jon

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Posted: 19 November 2009 11:21 AM   [ Ignore ]   [ # 7 ]
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The first time we visited Zermatt over 12 years ago, we had a magical time over the Christmas holiday.  On one day it snowed so hard that we got lost and ended up on a long run into the valley through trees (I thnk it was down below Findeln).  Then a clearing appeared on the right of the piste with a snow covered chalet in the middle of it.  Inside it was cosy and warm with an open fire and tarts laid out on a stone harth.  It was empty and the welcoming hostess plied us with great coffee and cake.  Eventually we trudged out into the snow and back to the empty trail. 

We’ve been back to Zermatt at least 5 times since and we haven’t managed to find the same place.  I am beginning to suspect that it is the Swiss equivalent of Brigadoon.  Any suggestions where it might be?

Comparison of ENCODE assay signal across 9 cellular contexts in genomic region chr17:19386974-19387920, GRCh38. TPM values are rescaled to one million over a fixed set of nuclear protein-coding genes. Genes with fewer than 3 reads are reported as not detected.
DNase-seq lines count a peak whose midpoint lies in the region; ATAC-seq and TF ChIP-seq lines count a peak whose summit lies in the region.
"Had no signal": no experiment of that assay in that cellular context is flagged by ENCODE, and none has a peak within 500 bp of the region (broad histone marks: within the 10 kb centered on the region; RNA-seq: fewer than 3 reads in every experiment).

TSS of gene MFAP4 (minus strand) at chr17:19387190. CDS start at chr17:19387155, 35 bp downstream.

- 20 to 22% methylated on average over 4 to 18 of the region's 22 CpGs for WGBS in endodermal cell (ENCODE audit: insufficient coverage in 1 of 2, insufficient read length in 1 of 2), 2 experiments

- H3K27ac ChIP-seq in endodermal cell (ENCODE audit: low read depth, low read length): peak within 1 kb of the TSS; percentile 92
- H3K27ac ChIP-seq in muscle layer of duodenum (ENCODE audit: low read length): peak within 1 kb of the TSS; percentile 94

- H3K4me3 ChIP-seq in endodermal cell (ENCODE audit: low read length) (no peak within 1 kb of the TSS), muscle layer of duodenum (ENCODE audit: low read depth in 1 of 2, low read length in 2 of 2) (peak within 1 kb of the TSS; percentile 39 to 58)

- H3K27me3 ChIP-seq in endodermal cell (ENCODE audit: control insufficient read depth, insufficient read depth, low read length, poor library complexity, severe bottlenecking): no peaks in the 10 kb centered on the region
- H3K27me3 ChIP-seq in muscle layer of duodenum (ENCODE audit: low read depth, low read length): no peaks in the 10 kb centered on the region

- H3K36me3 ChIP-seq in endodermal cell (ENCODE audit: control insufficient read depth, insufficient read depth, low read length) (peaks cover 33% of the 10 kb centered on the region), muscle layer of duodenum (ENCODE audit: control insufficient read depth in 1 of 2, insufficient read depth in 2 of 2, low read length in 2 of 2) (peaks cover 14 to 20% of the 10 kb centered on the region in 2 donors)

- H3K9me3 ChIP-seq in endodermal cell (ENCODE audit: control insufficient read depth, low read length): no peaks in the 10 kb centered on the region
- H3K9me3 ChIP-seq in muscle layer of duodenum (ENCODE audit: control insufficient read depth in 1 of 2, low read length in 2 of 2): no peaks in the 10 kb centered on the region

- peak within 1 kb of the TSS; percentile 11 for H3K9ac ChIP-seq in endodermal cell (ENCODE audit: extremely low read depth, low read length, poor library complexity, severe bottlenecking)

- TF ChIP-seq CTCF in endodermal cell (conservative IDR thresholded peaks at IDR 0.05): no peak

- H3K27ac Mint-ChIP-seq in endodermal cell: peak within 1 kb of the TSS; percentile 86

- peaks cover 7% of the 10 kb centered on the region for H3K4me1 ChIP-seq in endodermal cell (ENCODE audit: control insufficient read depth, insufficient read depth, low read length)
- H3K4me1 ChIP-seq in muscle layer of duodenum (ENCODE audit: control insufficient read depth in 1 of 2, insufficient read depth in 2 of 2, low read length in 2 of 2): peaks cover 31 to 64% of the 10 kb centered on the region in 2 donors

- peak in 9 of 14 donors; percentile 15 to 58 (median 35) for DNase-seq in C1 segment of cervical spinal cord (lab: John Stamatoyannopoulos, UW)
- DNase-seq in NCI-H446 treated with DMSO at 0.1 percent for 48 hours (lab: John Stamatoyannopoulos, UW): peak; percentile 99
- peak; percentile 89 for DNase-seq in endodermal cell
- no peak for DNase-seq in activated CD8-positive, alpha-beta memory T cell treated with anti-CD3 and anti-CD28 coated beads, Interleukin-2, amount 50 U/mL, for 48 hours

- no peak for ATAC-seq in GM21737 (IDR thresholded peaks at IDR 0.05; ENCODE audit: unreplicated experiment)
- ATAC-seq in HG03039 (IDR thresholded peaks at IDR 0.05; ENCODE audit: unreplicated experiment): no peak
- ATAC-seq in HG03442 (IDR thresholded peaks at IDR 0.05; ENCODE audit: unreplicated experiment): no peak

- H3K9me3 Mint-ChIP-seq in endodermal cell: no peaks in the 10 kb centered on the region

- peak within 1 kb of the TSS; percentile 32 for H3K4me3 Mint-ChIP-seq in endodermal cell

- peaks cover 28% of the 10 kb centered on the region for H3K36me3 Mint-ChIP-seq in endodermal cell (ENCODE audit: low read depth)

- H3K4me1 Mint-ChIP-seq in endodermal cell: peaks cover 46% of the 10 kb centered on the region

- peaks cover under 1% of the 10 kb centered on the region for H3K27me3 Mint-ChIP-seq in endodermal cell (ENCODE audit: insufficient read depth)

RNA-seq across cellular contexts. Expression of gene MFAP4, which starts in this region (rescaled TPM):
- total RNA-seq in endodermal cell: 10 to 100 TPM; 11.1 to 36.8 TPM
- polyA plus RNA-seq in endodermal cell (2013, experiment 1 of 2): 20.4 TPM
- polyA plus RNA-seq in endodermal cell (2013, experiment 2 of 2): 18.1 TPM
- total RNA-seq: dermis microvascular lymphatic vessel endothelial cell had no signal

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Posted: 02 January 2010 06:59 PM   [ Ignore ]   [ # 8 ]
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Here are my favourites:

Zermatt: “Chez Vrony” amazing quality and environment for the ones without financial issues (8 Euros per bottle of water).

Cortina d’ Ampezzo/Sella Ronda: “Rifugio Scotoni” Great mountain refuge half-way down the world’s most amazing piste (Hidden Valley). BBQ in the middle of a frozen Heaven.

Saalbach: “Hecherhutte” a great traditional mountain hut half-way down the least popular but most picturesque ski piste (it ends up in Viehhofen on the road to Saalbach and you need to take the bus to the village).

Lech: Can’t remember the name of the restaurant, but it is easy to find. Just ask for the restaurant in nearby village Zugg which has a sleigh-train. A snowcat which pulls 4 or 5 sleigh-wagons picks you up from a dead end road and takes you through the forest to the village of Zugg to this medieval country house in the forest with tiny dark rooms and even private rooms for the large tables.